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Speech: Animal Export Legislation Amendment (Ending Long-haul Live Sheep Exports) Bill 2018: Second Reading

Speeches in Parliament
Lee Rhiannon 20 Jun 2018

Monday, 18 June 2018

Senator RHIANNON (New South Wales) (11:15): I'm very pleased to co-sponsor the Animal Export Legislation Amendment (Ending Long-haul Live Sheep Exports) Bill 2018 today with Senators Derryn Hinch and Tim Storer. This bill sets out a framework over five years to transition away from the very worst of the live-export sea voyages, those long-haul live sheep and lamb shipments that sail into the Northern Hemisphere summer months and into the riskiest of shipping routes through the Red Sea and the Persian Gulf.

Our priority in preparing this particular bill has been to end the shocking cruelty that tens of thousands of sheep must endure when they are exported for overseas slaughter. We've been working closely with animal welfare organisations, the meatworkers union and other stakeholders to create a transition plan that is better for animals, better for Australian workers and better for farmers and local economies. We stand with the majority of Australians in wanting to end the live-export trade. An independent poll commissioned by RSPCA Australia and conducted this year found that three in four Australians demand an end to live exports. This confirms previous polls, and the hundreds of thousands of Australians who have taken actions to let their demands be known.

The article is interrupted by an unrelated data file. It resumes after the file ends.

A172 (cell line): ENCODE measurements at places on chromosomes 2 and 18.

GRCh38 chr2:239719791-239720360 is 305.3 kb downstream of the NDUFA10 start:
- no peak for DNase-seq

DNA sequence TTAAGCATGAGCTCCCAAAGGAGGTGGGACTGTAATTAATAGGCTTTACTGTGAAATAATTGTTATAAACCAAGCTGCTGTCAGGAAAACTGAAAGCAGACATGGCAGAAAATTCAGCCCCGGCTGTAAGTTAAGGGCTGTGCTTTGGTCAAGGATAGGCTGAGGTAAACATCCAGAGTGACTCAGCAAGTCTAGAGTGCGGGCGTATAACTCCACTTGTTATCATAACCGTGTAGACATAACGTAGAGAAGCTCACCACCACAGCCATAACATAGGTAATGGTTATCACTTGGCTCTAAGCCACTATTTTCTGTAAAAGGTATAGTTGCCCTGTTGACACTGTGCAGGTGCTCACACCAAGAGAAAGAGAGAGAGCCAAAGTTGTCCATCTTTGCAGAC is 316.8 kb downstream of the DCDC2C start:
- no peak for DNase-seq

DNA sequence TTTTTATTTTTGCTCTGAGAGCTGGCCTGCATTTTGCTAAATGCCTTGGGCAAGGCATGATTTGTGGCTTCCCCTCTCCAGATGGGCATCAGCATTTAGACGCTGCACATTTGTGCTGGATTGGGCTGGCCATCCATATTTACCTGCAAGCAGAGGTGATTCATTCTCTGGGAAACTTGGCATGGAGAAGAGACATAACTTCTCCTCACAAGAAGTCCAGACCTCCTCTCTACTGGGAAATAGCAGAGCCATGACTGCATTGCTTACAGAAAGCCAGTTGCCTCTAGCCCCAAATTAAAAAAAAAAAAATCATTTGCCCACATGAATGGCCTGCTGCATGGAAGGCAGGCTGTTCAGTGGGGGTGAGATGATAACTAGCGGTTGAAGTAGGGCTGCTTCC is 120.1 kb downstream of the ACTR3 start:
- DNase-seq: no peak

This issue is being debated now because of the actions of a courageous young Pakistani trainee ship's officer. His name is Faisal Ullah. He filmed the death and suffering that occurred on the Awassi Express. I express my thanks to him, and I believe he needs to be acknowledged. He took that action of filming the horror so the world could see the reality of the live-export trade, because he knew how important it was to end this cruelty. He follows in the footsteps of courageous live exporter vet Lynn Simpson and others who have borne witness and have revealed their evidence. I acknowledge the massive contribution of Mr Ullah and the extensive work of Animals Australia, the RSPCA, and many other animal welfare and animal rights groups and individuals who have campaigned for decades on this issue.

The solution is to start transitioning away from the trade, and this bill before the Senate offers a fair pathway to achieve that. The trade must end. As we know, attempting to regulate the trade has failed time and time again. That individual exporters are profiteering from the profound suffering which is the live-export trade is unacceptable enough, but let us not forget that successive Australian governments have explicitly supported and facilitated a continuing cruelty that would see any Australian farmer prosecuted and possibly imprisoned if they had engaged in actions that resulted in such cruelty. The exporter Emanuel Exports, whose ship the Awassi Express caused the death of 2,400 sheep in last year's August voyage, illustrates the extent of this failure. That live-export ship passed official inspections 39 times in the last five years, and the company was granted the permit to continue sailing with sheep on board without sanctions. This is despite 3,000 sheep dying on one of its other ships, the Al Messilah, on the same long-haul route the year before, in 2016. This same company was found guilty of animal cruelty under Western Australian animal welfare laws in 2008, but had to be acquitted because state animal welfare legislation is suspended by federal laws that take over when the live-export ships and their suffering cargo leave Australian shores.